Thank you all for enduring my rushed presentation at the English Faculty staff meeting yesterday evening. I thought I would follow up with a few longer form notes on the books that I spoke about and some that I didn’t.
Firstly, I have written reviews of Nanberry: Black Brother White by Jackie French and Crow Country by Kate Constable that you can access by clicking the links.
The ACARA website has some advice on selecting literary texts here. This page also includes a helpful list of links which aren’t very helpful (such as a link to the Victorian PRC Booklist where you can narrow down your list of potentials to a mere few hundred or the broken links to Asia Education, dreamtime.net and the State Library of Queensland).
The other books that I talked about were Stolen by Lucy Christopher (Shona Cowell had read that) and Run by Tim Sinclair (Leah Christou had read that). Also at the conference where I saw Tim speak, I saw Alison Croggon talk about her new book, Black Spring, which is her interpretation of Wuthering Heights and Gab Williams talk about her new book, The Reluctant Hallelujah, which is about some kids who find Jesus’ corpse in their Sydney cellar. Sounds really funny. We will be getting both of those books next term.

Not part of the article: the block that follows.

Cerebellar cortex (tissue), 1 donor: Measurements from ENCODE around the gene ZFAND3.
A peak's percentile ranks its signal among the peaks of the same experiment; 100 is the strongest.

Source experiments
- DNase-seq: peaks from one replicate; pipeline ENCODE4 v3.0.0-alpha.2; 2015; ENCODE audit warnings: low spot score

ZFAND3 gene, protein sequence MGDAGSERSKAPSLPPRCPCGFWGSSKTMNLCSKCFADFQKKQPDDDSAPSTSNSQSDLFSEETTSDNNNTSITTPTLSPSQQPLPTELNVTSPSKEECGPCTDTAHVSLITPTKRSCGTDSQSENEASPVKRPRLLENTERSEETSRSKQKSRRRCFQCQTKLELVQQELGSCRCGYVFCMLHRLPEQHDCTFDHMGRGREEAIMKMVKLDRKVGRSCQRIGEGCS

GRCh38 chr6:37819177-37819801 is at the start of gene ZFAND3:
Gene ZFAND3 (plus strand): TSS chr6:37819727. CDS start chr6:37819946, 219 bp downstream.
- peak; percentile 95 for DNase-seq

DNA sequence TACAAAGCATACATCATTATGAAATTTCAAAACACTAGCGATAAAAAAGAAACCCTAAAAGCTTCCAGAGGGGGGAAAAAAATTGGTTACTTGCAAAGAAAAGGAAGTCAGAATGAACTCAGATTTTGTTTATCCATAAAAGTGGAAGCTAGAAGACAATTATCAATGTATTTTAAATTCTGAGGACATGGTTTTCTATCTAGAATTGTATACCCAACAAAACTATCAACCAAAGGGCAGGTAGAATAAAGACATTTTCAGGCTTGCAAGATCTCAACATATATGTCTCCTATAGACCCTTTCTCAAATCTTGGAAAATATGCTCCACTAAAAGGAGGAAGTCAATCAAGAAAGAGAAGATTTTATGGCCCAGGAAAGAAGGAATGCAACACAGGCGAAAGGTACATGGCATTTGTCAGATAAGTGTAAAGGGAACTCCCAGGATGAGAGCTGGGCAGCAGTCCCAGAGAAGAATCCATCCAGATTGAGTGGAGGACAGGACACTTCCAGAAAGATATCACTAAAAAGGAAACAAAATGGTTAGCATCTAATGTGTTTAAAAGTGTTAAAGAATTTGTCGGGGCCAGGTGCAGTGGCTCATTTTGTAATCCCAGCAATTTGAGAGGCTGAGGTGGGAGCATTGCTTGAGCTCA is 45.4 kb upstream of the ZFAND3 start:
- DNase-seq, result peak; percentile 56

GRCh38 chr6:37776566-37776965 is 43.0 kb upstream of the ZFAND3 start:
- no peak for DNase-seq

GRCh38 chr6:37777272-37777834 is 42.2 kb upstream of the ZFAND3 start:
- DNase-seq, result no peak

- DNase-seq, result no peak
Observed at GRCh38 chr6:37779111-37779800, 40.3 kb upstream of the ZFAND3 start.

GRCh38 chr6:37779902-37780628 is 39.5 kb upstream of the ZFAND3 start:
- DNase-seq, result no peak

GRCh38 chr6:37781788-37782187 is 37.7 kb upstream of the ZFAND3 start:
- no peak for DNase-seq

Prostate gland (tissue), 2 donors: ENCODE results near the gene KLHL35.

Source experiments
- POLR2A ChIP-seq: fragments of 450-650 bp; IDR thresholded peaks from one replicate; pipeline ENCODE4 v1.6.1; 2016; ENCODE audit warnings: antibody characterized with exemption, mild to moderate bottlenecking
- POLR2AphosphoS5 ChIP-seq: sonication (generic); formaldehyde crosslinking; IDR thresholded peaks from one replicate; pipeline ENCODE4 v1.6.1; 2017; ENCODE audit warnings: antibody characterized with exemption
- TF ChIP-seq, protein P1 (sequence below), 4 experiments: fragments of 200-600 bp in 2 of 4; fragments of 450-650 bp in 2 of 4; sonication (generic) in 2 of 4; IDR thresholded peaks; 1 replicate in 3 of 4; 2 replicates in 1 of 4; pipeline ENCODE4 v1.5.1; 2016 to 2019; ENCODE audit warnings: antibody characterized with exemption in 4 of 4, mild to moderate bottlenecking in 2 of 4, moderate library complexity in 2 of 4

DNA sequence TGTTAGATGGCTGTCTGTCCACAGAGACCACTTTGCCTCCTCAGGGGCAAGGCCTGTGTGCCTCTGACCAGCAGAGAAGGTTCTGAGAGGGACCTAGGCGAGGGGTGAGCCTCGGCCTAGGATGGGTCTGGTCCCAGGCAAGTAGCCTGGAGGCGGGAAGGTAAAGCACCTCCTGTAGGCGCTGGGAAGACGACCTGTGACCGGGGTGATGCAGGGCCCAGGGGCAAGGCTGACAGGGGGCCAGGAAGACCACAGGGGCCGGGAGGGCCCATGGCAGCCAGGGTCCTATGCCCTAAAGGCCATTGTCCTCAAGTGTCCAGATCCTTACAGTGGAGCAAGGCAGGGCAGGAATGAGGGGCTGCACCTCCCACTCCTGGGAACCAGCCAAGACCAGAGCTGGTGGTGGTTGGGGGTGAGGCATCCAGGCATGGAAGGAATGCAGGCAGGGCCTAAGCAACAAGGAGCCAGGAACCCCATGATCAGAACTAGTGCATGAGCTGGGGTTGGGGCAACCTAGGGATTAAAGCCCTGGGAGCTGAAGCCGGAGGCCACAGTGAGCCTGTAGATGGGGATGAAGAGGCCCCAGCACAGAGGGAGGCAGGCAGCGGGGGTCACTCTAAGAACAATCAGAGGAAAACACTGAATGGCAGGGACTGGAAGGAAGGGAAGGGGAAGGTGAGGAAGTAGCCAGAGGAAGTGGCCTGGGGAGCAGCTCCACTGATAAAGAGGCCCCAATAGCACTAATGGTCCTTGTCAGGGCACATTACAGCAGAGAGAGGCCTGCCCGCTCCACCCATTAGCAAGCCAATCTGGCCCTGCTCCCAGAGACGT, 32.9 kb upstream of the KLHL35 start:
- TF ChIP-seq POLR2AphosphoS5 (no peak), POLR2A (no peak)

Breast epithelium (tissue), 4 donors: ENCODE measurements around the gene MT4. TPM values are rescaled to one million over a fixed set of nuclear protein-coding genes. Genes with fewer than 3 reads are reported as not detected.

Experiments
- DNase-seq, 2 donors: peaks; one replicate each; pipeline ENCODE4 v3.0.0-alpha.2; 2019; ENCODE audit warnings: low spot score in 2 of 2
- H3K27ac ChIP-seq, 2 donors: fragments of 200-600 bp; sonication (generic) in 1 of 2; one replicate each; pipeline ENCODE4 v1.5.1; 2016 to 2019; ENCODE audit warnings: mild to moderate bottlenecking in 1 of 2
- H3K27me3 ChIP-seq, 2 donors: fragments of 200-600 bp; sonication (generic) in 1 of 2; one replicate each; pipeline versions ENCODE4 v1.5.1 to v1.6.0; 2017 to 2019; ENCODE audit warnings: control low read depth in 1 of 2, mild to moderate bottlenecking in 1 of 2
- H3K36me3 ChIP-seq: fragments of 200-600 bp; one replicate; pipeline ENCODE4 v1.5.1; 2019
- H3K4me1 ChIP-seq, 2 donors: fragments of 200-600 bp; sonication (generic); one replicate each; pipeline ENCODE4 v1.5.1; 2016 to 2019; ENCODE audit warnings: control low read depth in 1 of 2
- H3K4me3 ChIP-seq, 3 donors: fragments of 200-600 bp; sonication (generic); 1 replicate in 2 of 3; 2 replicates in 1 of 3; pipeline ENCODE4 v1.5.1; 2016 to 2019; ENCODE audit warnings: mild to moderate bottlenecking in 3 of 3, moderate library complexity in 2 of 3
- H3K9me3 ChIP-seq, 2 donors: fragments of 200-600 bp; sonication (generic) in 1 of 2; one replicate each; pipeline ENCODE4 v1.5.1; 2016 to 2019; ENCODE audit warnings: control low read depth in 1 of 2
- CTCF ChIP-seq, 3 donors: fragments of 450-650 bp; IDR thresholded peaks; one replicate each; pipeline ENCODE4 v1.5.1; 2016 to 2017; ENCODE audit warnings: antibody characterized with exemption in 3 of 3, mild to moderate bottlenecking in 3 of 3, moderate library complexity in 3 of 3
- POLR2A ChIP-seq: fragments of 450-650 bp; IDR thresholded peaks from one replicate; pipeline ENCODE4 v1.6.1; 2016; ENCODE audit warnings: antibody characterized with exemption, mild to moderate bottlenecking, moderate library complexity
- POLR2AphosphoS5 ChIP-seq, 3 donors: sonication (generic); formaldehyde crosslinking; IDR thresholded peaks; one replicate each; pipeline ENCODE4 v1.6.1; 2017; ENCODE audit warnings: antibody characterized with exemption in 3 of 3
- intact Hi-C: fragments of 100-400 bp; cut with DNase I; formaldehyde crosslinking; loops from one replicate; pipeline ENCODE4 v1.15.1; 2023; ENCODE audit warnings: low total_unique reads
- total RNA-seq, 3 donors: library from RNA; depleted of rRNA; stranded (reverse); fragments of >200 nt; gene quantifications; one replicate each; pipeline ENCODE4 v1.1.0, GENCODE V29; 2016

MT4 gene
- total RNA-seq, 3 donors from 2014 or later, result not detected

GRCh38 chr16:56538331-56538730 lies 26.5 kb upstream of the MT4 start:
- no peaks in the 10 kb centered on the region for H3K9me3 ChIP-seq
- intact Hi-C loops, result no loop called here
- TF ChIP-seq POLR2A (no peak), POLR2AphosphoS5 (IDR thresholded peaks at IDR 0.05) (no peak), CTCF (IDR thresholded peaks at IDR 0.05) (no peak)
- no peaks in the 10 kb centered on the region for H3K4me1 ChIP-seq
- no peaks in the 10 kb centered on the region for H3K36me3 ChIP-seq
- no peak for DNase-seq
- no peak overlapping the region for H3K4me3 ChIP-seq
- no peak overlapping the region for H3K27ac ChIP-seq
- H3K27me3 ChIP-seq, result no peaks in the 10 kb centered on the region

I also spoke about the more high-interest books Don’t call me Ismael by Michael Gerard Bauer and The Hunger Games by Suzanne Collins. Don’t write these off out of hand, there is a lot to be said for the way that high-interest texts can create positive attitudes to reading. We really want kids to leave school wanting to pick up a book.
I hope I’ve given you guys something to think about. If you want to talk about any of these books some more, feel free to come and see me. Also, if you want to borrow any of them, drop into the library.